Jo Whiley offered Covid jab before sister in care home who later tested positive

Radio 2 DJ’s experience of sister, who has diabetes and learning disabilities, being unvaccinated backed up by other carers

Jo Whiley described it as “living through a nightmare” when she talked powerfully of her horror at being offered the coronavirus vaccine before her sister, who has a learning disability and diabetes. Within hours the nightmare was compounded by her sister testing positive for Covid. And by the end of the day the BBC Radio 2 DJ’s intervention had triggered an outpouring.

Whiley, who has been campaigning for her younger sister Frances to be prioritised for the jab, spoke of her distress after an outbreak in her care home. The DJ said she would give up her own vaccine offer “in a heartbeat” if she could so that her sister, who has the rare Cri du Chat genetic syndrome, or any of her fellow residents, could have it instead.

According to figures from the Office for National Statistics, 60% of people who died with Covid-19 in England up to November last year had a disability. For people who had a medically diagnosed learning disability, the risk of death was 3.7 times greater for both men and women than for people who did not.

People with diabetes, as well as those with a “severe or profound” learning disability, are in priority group six for the jab, but Frances comes under priority category four due to her diabetes and underlying health conditions.

Invitations for the first dose had started to be sent out on Monday to people in priority groups five and six, which includes the over-65s and people considered clinically vulnerable.

In an interview with BBC Radio 4’s Today programme, Whiley, 55, said it had felt like a “long wait” for Frances to get the vaccine and when she got the call she had been “dreading” – that there had been an outbreak in the care home – last Thursday night, her blood ran cold.

“I can’t tell you how frustrating it is and how horrendous it is,” she said. “It is the stuff of nightmares at the moment. I feel like I am living through a nightmare. All weekend it has been awful – really, really difficult. It has been hard for my parents, it has been hard for everyone in the care home, and it continues.

“And then, ironically, I got a message to say I was due to have my vaccine before my sister who has got learning difficulties and underlying health conditions. Go figure.”

Whiley described the effect on her sister’s mental health as “quite extreme” and said Frances had become “very distressed” by being unable to see her parents – she normally returns to her parents’ home every three weeks.

Frances has also refused to talk to anyone over the weekend, and while she would usually call her older sister 30 times a day, she has not picked up the phone, Whiley added.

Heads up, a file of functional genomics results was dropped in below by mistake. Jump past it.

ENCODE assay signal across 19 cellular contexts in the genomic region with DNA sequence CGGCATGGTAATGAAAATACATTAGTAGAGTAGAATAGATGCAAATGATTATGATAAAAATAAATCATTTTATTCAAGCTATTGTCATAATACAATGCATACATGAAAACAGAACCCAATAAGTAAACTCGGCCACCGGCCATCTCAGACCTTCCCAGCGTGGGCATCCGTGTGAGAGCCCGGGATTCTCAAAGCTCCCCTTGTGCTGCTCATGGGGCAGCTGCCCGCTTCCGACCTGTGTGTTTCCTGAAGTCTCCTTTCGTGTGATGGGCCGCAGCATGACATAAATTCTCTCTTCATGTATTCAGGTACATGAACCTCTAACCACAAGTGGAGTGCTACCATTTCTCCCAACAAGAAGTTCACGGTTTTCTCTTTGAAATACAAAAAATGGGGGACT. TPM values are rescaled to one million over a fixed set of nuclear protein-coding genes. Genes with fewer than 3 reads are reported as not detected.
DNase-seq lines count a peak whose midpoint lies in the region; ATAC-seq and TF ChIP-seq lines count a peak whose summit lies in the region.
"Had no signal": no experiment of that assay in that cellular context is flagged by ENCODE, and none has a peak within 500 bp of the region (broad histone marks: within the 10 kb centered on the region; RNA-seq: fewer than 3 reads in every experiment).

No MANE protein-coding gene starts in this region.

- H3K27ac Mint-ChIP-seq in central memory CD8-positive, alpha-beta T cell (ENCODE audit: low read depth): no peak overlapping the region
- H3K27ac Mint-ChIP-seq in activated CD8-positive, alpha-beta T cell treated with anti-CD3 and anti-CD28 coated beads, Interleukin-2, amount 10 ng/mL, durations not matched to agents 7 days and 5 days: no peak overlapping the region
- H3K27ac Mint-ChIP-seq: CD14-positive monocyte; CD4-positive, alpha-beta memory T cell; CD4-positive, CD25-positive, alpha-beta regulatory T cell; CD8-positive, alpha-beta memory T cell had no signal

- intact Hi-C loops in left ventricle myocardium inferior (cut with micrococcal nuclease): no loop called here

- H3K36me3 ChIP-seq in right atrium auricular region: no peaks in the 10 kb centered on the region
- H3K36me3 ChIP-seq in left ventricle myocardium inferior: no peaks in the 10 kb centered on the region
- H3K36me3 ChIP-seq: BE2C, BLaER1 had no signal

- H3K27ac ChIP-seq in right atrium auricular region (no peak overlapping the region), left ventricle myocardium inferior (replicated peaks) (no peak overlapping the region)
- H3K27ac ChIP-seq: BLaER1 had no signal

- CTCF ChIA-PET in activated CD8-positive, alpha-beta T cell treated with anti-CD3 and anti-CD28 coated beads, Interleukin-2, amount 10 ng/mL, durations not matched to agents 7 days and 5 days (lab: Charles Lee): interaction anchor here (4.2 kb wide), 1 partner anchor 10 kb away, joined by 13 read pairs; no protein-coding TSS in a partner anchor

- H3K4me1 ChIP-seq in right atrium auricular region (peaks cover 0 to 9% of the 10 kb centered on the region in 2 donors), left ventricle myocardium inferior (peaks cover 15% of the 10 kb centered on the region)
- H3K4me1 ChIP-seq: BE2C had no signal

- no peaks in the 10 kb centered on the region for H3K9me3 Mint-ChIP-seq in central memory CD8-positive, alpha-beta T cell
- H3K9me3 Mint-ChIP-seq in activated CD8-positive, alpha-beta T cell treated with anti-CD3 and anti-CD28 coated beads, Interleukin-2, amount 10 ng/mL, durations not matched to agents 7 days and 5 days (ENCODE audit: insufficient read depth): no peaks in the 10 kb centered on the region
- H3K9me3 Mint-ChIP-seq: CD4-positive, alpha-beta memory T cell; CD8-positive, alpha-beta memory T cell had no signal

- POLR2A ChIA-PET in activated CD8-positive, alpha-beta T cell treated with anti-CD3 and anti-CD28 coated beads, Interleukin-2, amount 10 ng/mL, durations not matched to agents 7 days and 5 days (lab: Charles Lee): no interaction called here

She said her mind is “boggling” as she does not know why she had been invited to get her shot as she is not in the government’s priority groups, but suggested it was possibly because she is classed as a carer for her sister, who is 53.

“I fail to understand, to be honest with you,” Whiley said. “She is in tier six but she also has quite bad diabetes, which in my understanding puts her in tier four because she has an underlying health condition, so I would have thought that she would have been vaccinated, but that hasn’t happened.”

In response to Whiley’s interview, carer Patricia Stein said it was “illogical and unjust” that she had been invited to receive her own first dose of the vaccine before her clinically vulnerable daughter, Leigh, who has multiple co-morbidities and uses several immune suppressants and inhalers.

“My daughter has apparently been demoted to behind me in the queue even though she has been shielding since last March,” she said. Stein told the Guardian she wouldn’t get her jab until Leigh has had hers as she doesn’t want to take the risk of exposing her after attending the vaccination centre. “I’ve shielded with her all this time and want her to remain safe. Her need for a vaccination is more urgent than mine,” she said.

One mother said her whole family had received their first dose, except her son who has severe learning difficulties and autism. “They are totally overlooked!” she tweeted.

Another woman disclosed that her 46-year-old brother, who also has learning difficulties and lives in a care home, had tested positive for Covid last night. “He suffered a stroke at 29 and has lots of other issues. My world has turned upside down,” she wrote.

“It is so dreadfully upsetting that our most vulnerable are being forgotten,” wrote another user, whose severely disabled sister is also in a care home and has yet to be vaccinated, despite all the staff having received their jab.

Whiley said she wanted to speak up for people like Frances “who have been overlooked” and are neglected. “This happens so often – people with learning disabilities are neglected, they haven’t got a voice.”

When the vaccines minister, Nadhim Zahawi, was challenged about the matter later in the programme, it was confirmed that Frances had tested positive for Covid-19 since the care home outbreak.

Zahawi said people with learning disabilities in residential care would now start getting the vaccine: “The case you’ve just described to me – living in residential care with a learning disability – is now being vaccinated in category six. We’ve just embarked on category five and six – that is happening now, so that case will be picked up.

“Of course we will need to wait 28 days after infection for us to be able to go back – hence why, for residential care, we go back four times to deliver the two doses because sometimes people can’t be given the first dose until the infection is over after 28 days.”

Contributor

Lucy Campbell

The GuardianTramp

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